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December 28, 2020


#Non-Fiction The Dead Are Arising

by N@ncy



  1. Decades of research went into the creation of
  2. The Dead Are Arising: The Life of Malcolm X
  3. by Les Payne and Tamara Payne, a fully realized portrait of Malcolm X.
  4. Pulitzer Prize winner Les Payne set out to interview anyone
  5. who had ever known Malcolm X, and after his death in 2018,
  6. his daughter and researcher Tamara Payne completed his work.
  7. This was a absloutely stunning book!
  8. Part 1: Malcolm’s young years 1- 15 yrs
  9. Part 2: Malcom move to live with half sister in  Boston
  10. ….he is street wise and soon ends up in jail.
  11. These two sections are just the pre-show
  12. …and can feel a bit slow at times.
  13. Do not stop reading because Malcolm’s biography
  14. … is a riveting a page-turner!
  15. Les Payne has included many new items of information
  16. that  Malcolm X…LEFT out of his own
  17. autobiography written with Alex Haley.


Last Thoughts:

  1. This book filled in a lot of gaps in my memory of the 1960s.
  2. Growing up I had heard of Malcom X
  3. ….but only knew he was assassinated on February 25 1965.
  4. Why?  Who was involved?  I had no idea.
  5. The mainstream media placed
  6. …the spotlight on Martin Luther King
  7. …and left Malcom X in the shadows of my mind.
  8. Now…finally I know why Malcom X was killed
  9. …but it took 55 years and the painstaking research of Les Payne
  10. to solve this crime
  11. #MustRead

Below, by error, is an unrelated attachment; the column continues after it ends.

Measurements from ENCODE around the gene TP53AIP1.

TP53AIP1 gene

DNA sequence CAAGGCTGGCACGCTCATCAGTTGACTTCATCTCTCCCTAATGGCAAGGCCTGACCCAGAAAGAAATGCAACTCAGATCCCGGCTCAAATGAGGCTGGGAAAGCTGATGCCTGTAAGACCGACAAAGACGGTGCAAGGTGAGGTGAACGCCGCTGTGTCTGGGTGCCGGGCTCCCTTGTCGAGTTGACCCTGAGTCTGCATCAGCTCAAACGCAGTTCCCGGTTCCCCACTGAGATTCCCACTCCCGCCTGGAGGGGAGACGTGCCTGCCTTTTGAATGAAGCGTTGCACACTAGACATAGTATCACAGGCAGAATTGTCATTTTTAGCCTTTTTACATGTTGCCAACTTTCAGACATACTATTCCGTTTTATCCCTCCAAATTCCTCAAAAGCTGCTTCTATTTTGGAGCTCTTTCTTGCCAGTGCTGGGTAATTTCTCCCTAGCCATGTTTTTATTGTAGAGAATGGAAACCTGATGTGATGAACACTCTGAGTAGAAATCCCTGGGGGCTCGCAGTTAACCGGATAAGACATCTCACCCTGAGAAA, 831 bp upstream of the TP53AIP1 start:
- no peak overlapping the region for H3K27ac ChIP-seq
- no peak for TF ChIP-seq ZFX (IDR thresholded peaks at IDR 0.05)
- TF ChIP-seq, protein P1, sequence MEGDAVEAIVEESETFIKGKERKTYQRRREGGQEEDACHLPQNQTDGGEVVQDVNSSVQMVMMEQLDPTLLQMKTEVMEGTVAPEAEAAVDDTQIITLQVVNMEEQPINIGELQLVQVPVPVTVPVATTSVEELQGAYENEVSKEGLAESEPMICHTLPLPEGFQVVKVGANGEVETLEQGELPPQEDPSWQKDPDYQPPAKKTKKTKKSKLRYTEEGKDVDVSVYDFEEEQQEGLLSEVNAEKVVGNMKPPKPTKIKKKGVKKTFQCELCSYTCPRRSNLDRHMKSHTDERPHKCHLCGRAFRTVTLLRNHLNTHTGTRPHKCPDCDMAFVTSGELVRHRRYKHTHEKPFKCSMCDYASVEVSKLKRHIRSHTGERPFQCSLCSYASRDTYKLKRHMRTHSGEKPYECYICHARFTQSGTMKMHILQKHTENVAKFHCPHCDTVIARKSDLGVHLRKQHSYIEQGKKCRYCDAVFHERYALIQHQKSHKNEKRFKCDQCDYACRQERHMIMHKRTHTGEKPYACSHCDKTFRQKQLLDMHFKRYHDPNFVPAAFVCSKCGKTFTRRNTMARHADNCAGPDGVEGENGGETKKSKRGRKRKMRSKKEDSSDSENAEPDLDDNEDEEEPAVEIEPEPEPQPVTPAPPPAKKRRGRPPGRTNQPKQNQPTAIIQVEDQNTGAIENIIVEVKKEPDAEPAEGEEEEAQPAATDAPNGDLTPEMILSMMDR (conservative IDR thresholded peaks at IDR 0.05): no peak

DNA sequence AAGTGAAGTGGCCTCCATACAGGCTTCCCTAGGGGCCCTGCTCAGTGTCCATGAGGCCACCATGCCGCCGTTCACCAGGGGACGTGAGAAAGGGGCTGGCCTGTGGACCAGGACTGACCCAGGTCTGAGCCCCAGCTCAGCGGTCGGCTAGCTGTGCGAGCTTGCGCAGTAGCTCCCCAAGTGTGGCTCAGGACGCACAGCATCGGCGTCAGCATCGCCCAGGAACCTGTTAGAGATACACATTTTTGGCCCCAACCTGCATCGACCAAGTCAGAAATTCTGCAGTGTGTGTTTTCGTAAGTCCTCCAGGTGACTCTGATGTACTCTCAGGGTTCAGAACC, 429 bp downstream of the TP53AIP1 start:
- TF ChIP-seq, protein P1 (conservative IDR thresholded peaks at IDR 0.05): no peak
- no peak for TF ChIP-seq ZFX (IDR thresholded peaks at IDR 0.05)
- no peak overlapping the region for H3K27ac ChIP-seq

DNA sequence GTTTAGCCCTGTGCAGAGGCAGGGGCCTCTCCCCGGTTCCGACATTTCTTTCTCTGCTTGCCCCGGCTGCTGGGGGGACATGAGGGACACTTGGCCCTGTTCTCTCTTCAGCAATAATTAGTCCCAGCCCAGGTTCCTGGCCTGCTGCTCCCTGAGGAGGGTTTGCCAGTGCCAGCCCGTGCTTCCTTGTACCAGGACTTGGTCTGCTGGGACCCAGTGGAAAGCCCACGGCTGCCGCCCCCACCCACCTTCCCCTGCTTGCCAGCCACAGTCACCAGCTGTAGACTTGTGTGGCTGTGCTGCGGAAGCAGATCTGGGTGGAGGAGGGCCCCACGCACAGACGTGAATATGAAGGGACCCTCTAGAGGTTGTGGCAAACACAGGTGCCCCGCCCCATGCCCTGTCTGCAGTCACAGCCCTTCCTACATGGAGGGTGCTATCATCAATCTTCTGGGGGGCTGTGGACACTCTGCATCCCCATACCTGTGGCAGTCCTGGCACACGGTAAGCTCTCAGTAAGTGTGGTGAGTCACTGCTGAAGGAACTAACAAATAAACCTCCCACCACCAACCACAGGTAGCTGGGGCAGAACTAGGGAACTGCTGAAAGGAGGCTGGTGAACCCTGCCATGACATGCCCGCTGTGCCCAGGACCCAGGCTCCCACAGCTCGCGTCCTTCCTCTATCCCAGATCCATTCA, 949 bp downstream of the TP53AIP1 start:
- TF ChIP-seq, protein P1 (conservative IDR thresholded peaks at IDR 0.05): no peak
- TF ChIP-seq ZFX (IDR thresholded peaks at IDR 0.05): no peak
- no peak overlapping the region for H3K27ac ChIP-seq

Read more from #BHM2021, non-fiction
3 Comments Post a comment
  1. This sounds excellent, what a pity the author didn’t live to see it published.


    • Jan 6 2021

      The author was mentioned in the book as one of the college students
      who attended a lecture/speech by Malcolm X
      “…Malcolm also changed the way Les Payne viewed himself. As a college student in 1963, he had heard Malcolm speak in Hartford, Connecticut
      On that June night, my father (introduction was written by Payne’s co-author, his daughter) came face-to-face with his own self-loathing. Malcolm X addressed the race issue head-on:

      “Now I know you don’t want to be called ‘Black,’ ” he said. … ”You want to be called ‘Negro.’ But what does ‘Negro’ mean except ‘black’ in Spanish? So what you are saying is: ‘It’s OK to call me ‘black’ in Spanish, but don’t call me black in English.”

      Later, in “The Night I Stopped Being a Negro,” an essay that was first published in a collection titled “When Race Becomes Real,” Payne wrote that he (Les Payne) had entered “Bushnell Hall as a Negro with a capital ‘N’ and wandered out into the parking lot—as a Black man.”
      The book was deeply personal for Les Payne.
      Thanks for your comment!



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